One veteran TV director sarcastically thanked Cannon, "because we've raised the bar a little bit ... It's a lot harder to direct these shows than other shows on television. I don't mind saying that," says Cannon, who also directed I Still Know What You Did Last Summer and The Young Americans.
Though the most influential TV producer of the new millennium was absent from the TV writers' gathering, Bruckheimer has shared secrets to his success at previous press tours.
"I love the speed of (TV)," Bruckheimer said in 2001, explaining that he worked eight years to make Beverly Hills Cop, and five on Top Gun.
"TV is so wonderful. You read a script, you get notes, and two weeks later it's on the air. It's fantastic.... So this is fun for me," he told TV critics two years ago.
One of his greatest skills is hiring talented people, and letting "them do what they know how to do," he said.
Donahue says his criticisms usually are positive: "He totally respects you. He will talk to me about a story note that says, 'I don't think that would happen,' or 'I think you missed something there.' He doesn't say, 'You must do this!' It's very empowering."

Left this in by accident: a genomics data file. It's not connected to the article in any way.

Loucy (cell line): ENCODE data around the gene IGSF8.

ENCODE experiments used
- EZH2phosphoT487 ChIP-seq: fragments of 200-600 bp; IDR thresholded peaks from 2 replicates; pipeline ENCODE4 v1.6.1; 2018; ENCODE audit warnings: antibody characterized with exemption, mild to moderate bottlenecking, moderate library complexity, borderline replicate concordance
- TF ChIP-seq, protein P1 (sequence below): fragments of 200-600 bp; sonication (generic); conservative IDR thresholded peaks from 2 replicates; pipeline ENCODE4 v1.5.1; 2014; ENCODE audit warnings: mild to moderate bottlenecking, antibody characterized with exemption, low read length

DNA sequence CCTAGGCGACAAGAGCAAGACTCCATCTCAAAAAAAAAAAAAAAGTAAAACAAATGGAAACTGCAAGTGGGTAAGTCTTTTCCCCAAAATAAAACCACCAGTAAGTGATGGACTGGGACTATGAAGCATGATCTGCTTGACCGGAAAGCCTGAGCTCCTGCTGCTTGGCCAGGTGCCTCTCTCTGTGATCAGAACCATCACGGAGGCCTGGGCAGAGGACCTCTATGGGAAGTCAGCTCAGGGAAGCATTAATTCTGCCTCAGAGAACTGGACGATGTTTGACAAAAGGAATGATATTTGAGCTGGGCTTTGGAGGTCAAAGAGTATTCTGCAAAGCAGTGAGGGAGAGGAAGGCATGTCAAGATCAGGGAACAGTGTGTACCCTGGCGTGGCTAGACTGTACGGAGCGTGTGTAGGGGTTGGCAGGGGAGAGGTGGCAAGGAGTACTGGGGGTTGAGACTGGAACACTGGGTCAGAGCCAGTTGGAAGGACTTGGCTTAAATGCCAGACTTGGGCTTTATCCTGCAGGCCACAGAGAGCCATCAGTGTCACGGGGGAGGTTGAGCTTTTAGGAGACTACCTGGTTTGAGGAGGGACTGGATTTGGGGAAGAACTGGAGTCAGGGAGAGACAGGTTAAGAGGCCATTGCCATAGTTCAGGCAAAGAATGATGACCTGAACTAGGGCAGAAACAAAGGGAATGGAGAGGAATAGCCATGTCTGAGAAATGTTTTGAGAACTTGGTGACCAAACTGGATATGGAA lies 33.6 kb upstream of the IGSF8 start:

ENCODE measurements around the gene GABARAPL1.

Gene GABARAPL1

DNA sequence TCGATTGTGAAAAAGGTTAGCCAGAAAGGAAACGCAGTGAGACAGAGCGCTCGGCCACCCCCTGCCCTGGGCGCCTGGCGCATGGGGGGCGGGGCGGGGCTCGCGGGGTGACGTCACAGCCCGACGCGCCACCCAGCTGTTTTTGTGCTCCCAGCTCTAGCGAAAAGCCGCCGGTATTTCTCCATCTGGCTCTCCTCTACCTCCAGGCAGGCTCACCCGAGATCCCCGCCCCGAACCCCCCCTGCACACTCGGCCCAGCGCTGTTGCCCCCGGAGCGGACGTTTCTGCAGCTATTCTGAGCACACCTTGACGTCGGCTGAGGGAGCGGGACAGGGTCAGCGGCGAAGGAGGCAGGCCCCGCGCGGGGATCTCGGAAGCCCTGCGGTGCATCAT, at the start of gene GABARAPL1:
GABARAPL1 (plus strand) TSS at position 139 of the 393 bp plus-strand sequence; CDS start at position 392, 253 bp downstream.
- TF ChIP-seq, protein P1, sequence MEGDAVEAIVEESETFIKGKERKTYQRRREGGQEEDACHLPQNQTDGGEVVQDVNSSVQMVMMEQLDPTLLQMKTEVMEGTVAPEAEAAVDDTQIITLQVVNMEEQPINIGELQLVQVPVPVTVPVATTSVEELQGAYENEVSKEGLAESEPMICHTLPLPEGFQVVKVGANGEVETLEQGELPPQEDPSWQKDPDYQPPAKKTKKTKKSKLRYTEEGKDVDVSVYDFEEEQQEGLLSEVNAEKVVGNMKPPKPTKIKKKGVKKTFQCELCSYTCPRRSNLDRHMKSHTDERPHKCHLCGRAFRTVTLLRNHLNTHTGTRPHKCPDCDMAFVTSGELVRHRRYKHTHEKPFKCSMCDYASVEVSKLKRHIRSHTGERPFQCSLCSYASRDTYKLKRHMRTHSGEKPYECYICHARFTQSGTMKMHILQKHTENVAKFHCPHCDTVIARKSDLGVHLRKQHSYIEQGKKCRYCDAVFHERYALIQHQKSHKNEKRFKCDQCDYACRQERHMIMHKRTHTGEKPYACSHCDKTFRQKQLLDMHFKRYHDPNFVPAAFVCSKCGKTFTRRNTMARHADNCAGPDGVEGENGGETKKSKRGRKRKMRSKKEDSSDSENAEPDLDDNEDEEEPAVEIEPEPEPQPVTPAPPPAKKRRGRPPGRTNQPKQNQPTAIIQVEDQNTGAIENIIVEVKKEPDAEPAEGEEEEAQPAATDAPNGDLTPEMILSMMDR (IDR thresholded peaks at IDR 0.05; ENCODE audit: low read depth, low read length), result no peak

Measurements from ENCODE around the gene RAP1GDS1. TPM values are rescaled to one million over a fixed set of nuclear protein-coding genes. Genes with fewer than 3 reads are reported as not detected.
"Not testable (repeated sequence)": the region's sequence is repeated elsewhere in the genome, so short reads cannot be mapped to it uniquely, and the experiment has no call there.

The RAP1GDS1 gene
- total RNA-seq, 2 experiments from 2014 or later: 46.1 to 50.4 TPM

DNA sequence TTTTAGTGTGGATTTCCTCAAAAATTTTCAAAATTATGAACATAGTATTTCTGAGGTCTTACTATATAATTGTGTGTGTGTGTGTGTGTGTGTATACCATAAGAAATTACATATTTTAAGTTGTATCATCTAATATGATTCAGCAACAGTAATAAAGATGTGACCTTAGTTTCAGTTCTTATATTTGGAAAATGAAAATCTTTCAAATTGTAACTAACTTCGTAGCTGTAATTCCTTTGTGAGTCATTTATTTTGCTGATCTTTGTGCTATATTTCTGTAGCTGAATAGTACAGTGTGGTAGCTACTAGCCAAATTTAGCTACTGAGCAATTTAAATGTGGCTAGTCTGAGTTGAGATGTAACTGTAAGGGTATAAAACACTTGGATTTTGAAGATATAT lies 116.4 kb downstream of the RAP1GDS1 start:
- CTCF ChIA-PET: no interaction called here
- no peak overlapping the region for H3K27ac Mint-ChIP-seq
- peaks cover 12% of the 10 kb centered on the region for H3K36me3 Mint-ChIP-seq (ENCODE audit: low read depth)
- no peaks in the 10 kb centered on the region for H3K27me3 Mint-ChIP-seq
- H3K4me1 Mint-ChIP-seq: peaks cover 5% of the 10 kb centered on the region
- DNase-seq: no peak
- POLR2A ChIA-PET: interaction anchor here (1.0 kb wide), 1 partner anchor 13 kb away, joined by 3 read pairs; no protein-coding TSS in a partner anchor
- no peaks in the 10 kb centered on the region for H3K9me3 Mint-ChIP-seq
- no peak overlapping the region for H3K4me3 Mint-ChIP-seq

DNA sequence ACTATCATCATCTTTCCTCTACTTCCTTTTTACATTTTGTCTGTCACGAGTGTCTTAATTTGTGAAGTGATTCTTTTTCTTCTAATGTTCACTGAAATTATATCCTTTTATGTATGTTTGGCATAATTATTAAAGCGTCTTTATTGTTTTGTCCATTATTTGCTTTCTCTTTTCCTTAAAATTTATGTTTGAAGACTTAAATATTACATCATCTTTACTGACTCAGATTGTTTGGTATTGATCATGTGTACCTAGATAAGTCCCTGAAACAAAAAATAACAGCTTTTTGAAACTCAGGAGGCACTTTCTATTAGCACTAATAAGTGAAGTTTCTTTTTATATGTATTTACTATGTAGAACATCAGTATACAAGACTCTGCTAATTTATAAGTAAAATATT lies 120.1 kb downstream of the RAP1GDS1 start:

Although he is known for big explosions and special effects, Bruckheimer's top priorities are plot and character development.
"Story and character and themes, those are the most important things," he said in 2001. "If we do that well, then audiences will be entertained. And it's more about that than car chases, or gunshots, or explosions," said Bruckheimer, who grew up in Detroit, the son of German immigrants who could barely speak English.
All of Bruckheimer's CBS dramas focus on the process used to solve crimes. All have a similar dark look, though only the CSIs use the "snap zoom" close-ups on evidence.
And all the producers have discussed how to keep a signature style without hurting the CSI mother ship.
"We do not want to dilute the franchise. We are not greedy people. We want to do quality television, and we don't want to do anything that's going to mess this up," says Zuiker, who says another CSI spin-off is "at least two, three years" away.
"There's a little CSI DNA in all of these shows," Donahue acknowledges, "but I can tell you one thing: It's supply and demand. And the audience will tell you when they've had enough. They'll just turn off the TV."
That day may come, as it did for producer Aaron Spelling in the 1980s. But evidence points to another big year for Bruckheimer shows.